UTSU debate: friendly competition or understated tension?
Last night the candidates for next year’s UTSU executive addressed questions from a campus media panel (including editors from TheVarsity, The Medium and the newspaper) and the U of T community. The debate featured the Hello U of T and 1 U of T slates, as well as independent VP Campus Life candidate Alessia Rodriguez.
Much of the event went by peacefully, illustrating the consensus views of the current UTSU culture—broad if imperfect commitments to equity work, mental health activism, and increased member engagement. A frequent refrain in many of the debates was, “I agree with my opponent.”
This is not to say there was no disagreement in the debate. Madina Siddiqui, the presidential candidate with the 1 U of T slate, centred her campaign around clubs funding and criticized the current UTSU (which includes Hello U of T candidates Jasmine Denike and Ryan Gomes) for allegedly cutting and failing to provide funds to certain clubs on time, including her own Afghan Students Association, while Hello’s Mathias Memmel criticized past UTSUs for failing to publish enough financial information.
But given the overall conciliatory tone of the event, it came as somewhat of a surprise when Hello VP University Affairs candidate Shawn Williams said that students rightfully “hated” the UTSU before this year’s slate came along.
Williams’ remark reminded me of an interview newspaper EIC Dylan Hornby and I did with the UTSU executive in the summer. Wanting to address the tension that has long maligned UTSU politics, I asked the executive whether they felt they faced the same flack from “enemies” as their predecessors. The executive team responded by taking issue with the word “enemy,” arguing that such rhetoric was counter-productive.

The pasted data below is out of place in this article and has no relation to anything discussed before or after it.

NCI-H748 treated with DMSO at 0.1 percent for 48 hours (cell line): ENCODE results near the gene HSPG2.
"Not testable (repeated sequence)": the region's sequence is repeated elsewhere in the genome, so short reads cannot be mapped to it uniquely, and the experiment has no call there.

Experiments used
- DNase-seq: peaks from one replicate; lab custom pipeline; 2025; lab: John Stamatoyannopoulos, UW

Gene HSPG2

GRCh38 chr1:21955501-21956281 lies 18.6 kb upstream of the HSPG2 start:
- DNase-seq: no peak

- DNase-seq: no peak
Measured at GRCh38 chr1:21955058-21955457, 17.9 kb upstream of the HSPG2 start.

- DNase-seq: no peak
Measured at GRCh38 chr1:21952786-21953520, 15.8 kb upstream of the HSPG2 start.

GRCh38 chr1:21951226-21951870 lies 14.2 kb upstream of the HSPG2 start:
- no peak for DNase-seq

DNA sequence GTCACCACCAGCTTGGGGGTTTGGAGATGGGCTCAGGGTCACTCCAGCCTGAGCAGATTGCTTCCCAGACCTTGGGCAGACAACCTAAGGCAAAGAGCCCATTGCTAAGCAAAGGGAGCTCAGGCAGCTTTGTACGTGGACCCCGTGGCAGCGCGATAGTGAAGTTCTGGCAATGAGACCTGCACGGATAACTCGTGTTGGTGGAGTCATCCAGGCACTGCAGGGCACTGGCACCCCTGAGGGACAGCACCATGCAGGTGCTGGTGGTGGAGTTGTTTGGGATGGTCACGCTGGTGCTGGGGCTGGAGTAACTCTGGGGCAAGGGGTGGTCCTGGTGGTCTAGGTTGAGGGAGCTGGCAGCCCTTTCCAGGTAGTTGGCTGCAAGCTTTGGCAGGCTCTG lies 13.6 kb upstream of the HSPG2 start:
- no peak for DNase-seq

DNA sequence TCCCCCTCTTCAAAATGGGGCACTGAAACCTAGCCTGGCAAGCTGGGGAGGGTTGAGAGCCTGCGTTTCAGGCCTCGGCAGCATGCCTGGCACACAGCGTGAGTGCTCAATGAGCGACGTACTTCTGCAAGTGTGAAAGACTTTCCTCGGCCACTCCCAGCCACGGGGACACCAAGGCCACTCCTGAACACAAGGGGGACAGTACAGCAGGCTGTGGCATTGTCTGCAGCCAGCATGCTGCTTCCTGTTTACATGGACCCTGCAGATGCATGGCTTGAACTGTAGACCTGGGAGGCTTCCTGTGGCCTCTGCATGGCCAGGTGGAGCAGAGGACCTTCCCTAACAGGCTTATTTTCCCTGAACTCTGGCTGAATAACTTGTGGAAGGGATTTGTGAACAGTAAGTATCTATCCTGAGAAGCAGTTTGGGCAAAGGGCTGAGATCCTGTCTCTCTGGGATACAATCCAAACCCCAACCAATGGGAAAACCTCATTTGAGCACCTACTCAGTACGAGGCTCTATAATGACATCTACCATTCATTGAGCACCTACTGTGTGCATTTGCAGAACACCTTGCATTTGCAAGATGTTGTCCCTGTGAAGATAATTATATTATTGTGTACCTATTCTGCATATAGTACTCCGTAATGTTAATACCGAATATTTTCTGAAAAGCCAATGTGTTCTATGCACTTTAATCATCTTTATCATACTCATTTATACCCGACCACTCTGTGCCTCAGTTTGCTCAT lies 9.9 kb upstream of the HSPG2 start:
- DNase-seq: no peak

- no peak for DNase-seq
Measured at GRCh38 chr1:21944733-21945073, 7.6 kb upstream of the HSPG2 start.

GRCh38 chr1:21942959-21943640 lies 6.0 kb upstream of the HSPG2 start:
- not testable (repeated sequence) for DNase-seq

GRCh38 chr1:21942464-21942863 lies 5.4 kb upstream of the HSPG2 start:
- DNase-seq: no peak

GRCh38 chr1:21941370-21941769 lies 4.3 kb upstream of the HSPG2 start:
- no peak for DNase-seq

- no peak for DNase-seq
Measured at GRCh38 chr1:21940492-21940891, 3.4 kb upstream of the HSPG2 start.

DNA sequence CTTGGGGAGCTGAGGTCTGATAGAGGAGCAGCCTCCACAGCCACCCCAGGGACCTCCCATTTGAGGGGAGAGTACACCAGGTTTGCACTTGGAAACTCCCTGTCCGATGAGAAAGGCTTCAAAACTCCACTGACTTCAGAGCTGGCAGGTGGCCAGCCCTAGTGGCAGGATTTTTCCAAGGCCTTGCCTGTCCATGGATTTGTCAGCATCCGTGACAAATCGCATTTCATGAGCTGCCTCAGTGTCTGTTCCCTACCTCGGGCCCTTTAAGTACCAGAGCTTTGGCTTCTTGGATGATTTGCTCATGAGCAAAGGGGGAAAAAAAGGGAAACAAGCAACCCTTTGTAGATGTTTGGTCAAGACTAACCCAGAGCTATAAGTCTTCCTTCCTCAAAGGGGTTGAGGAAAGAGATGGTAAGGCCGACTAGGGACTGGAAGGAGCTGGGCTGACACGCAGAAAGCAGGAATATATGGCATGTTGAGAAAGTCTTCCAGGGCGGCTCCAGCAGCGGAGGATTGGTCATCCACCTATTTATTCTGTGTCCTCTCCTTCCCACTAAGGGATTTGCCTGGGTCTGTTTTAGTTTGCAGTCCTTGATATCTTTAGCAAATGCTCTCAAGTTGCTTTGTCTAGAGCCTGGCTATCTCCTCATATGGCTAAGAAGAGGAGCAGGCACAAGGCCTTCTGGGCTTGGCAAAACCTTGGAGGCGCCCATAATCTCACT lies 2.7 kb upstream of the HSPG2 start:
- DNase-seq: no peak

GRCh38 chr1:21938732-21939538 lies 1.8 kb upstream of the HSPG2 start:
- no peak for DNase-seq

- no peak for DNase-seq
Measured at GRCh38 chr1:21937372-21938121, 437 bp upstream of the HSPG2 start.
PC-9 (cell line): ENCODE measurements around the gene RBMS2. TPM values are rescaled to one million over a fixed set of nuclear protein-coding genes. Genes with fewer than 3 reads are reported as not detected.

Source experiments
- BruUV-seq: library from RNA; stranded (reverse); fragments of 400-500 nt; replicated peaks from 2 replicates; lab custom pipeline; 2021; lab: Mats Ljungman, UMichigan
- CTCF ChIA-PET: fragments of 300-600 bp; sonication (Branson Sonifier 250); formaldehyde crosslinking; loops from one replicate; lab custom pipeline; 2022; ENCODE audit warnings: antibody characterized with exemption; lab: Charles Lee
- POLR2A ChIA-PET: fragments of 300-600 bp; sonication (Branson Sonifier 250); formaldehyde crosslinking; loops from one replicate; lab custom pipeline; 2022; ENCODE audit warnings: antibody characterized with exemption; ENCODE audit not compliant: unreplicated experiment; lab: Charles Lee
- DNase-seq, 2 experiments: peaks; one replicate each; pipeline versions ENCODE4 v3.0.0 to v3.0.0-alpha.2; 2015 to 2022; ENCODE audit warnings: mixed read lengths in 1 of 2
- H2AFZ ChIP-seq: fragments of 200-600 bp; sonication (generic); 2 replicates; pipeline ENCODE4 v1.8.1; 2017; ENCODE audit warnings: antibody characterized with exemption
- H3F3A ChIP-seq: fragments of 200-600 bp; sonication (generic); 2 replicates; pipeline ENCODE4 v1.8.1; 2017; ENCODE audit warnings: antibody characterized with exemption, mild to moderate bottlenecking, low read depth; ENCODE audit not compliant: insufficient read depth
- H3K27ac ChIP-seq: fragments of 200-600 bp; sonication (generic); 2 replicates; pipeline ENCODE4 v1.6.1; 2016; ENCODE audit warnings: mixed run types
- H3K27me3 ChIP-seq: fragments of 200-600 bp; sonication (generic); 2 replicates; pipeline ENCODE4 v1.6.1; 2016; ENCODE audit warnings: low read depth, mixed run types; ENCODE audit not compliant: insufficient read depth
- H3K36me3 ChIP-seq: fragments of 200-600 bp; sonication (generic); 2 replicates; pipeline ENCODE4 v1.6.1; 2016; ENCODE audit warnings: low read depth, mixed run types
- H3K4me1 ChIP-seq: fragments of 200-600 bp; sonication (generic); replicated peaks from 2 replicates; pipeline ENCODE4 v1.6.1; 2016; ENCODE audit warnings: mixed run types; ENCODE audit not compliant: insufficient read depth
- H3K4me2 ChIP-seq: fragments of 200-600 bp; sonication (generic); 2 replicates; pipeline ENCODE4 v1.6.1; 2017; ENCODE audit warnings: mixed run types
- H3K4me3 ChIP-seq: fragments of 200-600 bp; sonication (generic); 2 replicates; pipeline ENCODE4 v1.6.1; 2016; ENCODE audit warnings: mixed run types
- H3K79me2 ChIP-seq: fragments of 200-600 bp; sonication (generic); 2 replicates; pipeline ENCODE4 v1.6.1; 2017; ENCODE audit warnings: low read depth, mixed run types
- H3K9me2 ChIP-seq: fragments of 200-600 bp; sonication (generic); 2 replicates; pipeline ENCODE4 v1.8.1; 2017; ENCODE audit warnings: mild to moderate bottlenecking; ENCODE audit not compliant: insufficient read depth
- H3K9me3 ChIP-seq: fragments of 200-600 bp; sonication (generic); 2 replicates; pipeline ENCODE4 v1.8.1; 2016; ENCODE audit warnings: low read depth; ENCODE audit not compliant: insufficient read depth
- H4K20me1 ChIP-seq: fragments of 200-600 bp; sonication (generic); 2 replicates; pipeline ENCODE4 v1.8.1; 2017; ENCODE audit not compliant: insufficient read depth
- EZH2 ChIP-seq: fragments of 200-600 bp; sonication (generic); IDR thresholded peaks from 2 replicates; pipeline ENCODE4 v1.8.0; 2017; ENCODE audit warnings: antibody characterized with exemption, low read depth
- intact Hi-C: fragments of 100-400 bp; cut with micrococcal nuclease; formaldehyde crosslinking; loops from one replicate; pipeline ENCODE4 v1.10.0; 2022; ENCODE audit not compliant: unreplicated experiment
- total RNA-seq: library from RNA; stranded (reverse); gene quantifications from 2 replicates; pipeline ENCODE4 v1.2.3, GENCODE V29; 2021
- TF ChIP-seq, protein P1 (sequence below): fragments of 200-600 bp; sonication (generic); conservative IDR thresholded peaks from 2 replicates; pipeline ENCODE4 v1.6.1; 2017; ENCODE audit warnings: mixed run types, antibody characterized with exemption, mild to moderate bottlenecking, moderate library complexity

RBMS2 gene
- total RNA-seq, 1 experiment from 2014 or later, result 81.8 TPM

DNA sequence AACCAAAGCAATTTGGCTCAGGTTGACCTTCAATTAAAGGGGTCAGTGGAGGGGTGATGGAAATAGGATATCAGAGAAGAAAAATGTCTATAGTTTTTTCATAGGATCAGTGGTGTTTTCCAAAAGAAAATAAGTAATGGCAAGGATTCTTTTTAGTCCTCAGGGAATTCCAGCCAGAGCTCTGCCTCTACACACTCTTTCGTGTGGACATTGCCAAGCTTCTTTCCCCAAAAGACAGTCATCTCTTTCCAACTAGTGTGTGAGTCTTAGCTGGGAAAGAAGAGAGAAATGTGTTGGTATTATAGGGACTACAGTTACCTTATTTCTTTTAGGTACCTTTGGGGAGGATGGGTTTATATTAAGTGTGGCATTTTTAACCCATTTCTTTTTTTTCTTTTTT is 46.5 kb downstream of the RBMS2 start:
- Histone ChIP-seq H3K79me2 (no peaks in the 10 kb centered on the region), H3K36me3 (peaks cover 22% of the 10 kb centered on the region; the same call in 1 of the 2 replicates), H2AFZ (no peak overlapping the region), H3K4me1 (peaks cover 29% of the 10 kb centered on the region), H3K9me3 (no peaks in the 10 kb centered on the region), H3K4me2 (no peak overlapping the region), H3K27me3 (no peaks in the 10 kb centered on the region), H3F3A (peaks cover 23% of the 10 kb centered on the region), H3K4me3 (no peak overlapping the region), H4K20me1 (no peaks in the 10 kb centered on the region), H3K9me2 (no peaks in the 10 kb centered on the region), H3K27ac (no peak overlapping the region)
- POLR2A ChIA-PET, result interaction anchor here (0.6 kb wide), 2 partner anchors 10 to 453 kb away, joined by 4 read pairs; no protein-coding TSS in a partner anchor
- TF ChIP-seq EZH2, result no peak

But whether words like “enemy” and “hate” are used or not, they are illustrative of one of the weirder dynamics in the UTSU—that it is simultaneously an extremely partisan community as well as a community where leaders will rarely acknowledge that such partisan divisions exist (even as Hello’s supporters came to the debate in bright green and purple shirts and applauded voraciously for their candidates).
Much has changed in the UTSU over the last several years. In one of the most exciting exchanges of the night, 1 U of T’s Andre Fast argued that the UTSU needs to play a leading role in fighting for free tuition, while Hello’s Lucinda Qu argued that UTSU activists need to listen to marginalized people to understand what struggles complicate their ability to pay for education. In the not so distant past, these two arguments would likely have come from the same side, with the opposite slate blatantly dismissing the fight for free tuition as too radical.
Shortly after her comment about how the UTSU had been “hated,” Williams said that the core mission of the UTSU should be engaging in a huge range of activist work on behalf of marginalized groups. Only four years ago, the opposition slate to the “pro-CFS” UTSU incumbency argued against taking “divisive” political stands and focused its platform on building a campus bar. Thus, in the same breath, Williams denounced past UTSUs while essentially expressing support for the agendas those past UTSUs were in part “hated” for. This seems like a good time to use a cliché—the more things change, the more they stay the same. The UTSU appears on track to remain an embattled, divided organization, yet the leaders of its two sides seem unclear about or unwilling to express what that division is about.
While my personal leaning is towards 1 U of T due to Fast’s activist-focused candidacy and Siddiqui’s connections with a number of prominent and progressive campus clubs, I feel both sides and their supports have serious questions to ask themselves. Division in U of T politics should not simply be about slates and complex historical allegiances, but instead about political goals. Hopefully policy-based discussions will dominate the rest of this campaign, and voters will be able to clearly identify which slate best aligns with their ideologies to decide who will best represent them.